Snapchat is releasing new app safeguards to protect teen users (aged 13-17) from unknown users and age-inappropriate content — a responsive step from a social media platform that’s been under fire for allegedly exposing its younger users to explicit content, despite its 13+ age rating.
Developed in collaboration with the National Center on Sexual Exploitation (NCOSE) and National Center for Missing and Exploited Children (NCMEC), the new features include protections against unwanted contact. The safeguards build on an existing feature preventing teen users from messaging accounts not on their friends list by alerting users when adding an unknown account that doesn’t share mutual friends. Snapchat doesn’t populate teen accounts in app-wide searches unless they have several friends in common or existing phone contacts, and the update increases this threshold based on how many friends the user has.
“In many countries, including the United States, United Kingdom, Australia, and Canada, we also make it difficult for a teen to show up as a suggested friend to another user outside their friend network,” the company explained.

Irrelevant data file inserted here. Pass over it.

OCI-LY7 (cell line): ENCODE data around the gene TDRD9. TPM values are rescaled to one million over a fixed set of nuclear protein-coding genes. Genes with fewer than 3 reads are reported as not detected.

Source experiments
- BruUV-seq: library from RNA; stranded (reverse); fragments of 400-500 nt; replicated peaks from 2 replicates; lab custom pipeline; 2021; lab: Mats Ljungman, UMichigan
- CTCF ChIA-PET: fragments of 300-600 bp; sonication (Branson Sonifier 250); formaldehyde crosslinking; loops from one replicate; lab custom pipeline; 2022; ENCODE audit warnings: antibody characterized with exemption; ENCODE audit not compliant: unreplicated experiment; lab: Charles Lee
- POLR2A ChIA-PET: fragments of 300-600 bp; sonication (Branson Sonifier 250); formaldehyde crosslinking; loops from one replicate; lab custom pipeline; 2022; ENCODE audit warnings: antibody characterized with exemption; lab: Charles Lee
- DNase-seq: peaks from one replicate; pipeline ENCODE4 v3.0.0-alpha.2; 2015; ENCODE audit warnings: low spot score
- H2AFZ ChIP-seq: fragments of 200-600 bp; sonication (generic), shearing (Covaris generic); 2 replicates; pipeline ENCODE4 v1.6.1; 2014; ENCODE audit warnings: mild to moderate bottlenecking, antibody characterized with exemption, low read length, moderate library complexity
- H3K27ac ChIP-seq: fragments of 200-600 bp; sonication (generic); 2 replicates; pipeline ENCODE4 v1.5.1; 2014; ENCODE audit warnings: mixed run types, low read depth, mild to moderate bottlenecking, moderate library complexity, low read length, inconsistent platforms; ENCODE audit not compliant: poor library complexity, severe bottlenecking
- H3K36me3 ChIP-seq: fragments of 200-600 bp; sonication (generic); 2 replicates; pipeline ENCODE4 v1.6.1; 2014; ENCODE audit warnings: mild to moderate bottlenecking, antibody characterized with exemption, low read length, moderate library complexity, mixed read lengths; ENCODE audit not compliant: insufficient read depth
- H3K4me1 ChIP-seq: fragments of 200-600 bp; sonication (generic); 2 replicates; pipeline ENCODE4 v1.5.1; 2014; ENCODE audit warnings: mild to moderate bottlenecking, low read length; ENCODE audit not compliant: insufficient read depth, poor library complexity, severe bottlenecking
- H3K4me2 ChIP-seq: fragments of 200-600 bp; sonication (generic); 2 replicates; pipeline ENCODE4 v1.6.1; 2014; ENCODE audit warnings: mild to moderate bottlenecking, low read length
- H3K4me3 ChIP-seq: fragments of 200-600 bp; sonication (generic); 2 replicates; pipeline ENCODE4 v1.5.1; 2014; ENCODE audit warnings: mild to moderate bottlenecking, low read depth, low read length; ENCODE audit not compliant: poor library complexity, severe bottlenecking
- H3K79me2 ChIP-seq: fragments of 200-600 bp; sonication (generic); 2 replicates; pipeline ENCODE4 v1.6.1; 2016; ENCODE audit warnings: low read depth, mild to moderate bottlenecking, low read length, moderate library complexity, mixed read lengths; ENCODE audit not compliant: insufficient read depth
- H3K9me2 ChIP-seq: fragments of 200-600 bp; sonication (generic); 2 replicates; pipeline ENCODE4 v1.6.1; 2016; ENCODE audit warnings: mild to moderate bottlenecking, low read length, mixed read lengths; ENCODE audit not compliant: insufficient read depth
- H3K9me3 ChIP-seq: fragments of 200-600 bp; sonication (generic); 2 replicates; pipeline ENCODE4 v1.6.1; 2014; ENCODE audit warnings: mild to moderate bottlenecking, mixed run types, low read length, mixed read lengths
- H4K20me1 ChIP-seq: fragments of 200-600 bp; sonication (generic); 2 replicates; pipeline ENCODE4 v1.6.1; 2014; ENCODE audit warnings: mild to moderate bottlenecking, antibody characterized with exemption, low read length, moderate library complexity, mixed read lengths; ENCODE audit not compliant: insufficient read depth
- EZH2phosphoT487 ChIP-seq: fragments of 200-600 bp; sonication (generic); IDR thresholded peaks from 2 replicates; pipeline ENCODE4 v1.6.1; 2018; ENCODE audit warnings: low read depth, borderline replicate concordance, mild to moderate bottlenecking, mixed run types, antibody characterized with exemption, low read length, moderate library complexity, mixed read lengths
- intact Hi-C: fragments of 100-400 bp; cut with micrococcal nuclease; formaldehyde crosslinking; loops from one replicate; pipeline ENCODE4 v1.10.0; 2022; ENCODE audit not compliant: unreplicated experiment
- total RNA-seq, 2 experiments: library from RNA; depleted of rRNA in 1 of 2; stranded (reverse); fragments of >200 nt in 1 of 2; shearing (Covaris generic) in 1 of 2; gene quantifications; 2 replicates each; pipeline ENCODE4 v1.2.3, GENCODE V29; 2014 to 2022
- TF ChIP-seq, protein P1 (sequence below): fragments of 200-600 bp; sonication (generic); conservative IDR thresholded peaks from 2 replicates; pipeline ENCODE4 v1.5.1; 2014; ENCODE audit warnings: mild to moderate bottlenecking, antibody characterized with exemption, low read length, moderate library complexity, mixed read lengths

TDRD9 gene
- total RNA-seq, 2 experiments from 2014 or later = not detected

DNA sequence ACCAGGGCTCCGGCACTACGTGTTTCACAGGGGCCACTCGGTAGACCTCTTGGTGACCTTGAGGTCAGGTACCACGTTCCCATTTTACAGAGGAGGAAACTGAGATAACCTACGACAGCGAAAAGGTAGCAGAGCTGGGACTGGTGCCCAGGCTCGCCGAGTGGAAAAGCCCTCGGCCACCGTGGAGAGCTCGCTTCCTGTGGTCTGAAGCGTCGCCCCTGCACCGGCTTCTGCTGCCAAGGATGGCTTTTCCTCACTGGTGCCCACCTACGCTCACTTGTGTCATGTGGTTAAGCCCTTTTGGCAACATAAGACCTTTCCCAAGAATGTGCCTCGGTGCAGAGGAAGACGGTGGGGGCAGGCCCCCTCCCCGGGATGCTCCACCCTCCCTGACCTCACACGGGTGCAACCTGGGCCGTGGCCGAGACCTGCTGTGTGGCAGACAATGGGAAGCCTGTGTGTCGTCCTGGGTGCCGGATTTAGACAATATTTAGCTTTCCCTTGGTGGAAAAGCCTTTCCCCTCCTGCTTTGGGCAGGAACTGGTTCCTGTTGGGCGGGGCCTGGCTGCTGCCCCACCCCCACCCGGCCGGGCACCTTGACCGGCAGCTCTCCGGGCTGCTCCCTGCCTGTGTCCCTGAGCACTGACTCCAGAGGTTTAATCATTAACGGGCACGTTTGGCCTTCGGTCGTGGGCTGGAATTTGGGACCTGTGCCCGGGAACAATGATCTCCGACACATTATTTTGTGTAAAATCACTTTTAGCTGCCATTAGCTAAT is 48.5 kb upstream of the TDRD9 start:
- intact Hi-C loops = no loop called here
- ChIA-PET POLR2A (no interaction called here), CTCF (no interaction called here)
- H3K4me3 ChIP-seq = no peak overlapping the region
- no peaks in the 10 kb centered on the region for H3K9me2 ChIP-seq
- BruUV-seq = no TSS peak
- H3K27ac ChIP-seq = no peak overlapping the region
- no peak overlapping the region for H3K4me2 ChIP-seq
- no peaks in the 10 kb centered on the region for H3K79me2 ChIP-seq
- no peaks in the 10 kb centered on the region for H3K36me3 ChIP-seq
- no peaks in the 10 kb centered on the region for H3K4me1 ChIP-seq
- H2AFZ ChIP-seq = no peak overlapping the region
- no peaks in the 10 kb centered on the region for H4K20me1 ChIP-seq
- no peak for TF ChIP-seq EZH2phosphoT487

The platform also updated its resources for caregivers and parents, including new informational videos and a caregiver guide to using the app. In addition, Snapchat provides a safety checklist and a step-by-step guide to using the app’s parental controls.
As explained in the parents guide, Snapchat applies default safety settings to teen accounts, such as limited contact results in search and blocked location sharing. The updated features add stricter content settings and in-app education initiatives to teach young users about online safety.
The app will get a small overhaul for other users, too, as Snapchat will begin strengthening the detection and moderation of content posted to public stories and app spotlights, in line with its new Strike System for removing accounts posting and marketing age-inappropriate content.
In 2022, the platform launched Family Center, an in-app safety tool that lets caregivers monitor their child’s friends list and recent chats, and report any suspicious accounts interacting with their child. Other social media platforms have launched and continue to update similar parental control hubs, like Instagram’s own Family Center.
“Our commitment to making our platform safer is always on,” Snapchat wrote in the update’s press release, “and we will continue to build on these improvements in the coming months with additional protections for teen Snapchatters and support for parents.”
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